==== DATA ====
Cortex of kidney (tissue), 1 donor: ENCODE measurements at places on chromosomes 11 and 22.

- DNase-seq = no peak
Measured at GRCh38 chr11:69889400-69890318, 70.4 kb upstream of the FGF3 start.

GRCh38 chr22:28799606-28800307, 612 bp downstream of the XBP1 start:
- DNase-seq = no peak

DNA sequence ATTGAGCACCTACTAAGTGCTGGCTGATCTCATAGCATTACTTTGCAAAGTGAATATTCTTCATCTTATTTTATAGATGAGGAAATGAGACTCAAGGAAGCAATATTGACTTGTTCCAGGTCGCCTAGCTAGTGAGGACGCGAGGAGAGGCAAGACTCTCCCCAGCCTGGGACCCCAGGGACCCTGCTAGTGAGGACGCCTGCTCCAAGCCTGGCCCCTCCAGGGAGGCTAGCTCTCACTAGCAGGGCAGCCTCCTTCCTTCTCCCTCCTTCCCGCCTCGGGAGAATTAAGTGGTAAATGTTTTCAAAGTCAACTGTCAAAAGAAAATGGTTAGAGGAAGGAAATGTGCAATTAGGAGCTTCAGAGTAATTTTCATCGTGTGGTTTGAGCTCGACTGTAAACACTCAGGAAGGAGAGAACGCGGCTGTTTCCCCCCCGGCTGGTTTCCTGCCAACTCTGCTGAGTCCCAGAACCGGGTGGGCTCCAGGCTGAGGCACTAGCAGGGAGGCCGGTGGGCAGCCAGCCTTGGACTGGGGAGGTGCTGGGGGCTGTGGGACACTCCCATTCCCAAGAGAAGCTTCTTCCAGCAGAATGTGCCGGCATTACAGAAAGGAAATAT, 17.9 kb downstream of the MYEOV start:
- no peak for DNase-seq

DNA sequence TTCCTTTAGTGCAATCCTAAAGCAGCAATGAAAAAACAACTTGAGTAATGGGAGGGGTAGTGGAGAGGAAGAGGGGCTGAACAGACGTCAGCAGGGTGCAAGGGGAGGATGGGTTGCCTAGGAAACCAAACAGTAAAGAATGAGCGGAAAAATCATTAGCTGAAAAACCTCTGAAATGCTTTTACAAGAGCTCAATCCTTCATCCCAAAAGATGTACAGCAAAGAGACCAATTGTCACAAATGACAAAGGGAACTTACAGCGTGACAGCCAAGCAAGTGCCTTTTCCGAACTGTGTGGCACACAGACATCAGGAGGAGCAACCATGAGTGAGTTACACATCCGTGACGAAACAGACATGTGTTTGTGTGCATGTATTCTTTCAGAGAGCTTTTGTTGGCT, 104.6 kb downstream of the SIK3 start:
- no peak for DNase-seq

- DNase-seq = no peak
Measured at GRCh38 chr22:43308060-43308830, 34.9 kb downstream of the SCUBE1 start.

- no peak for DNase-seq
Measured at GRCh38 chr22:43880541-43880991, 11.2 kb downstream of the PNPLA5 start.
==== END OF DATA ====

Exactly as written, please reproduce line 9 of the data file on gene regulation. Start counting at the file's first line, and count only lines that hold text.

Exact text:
- no peak for DNase-seq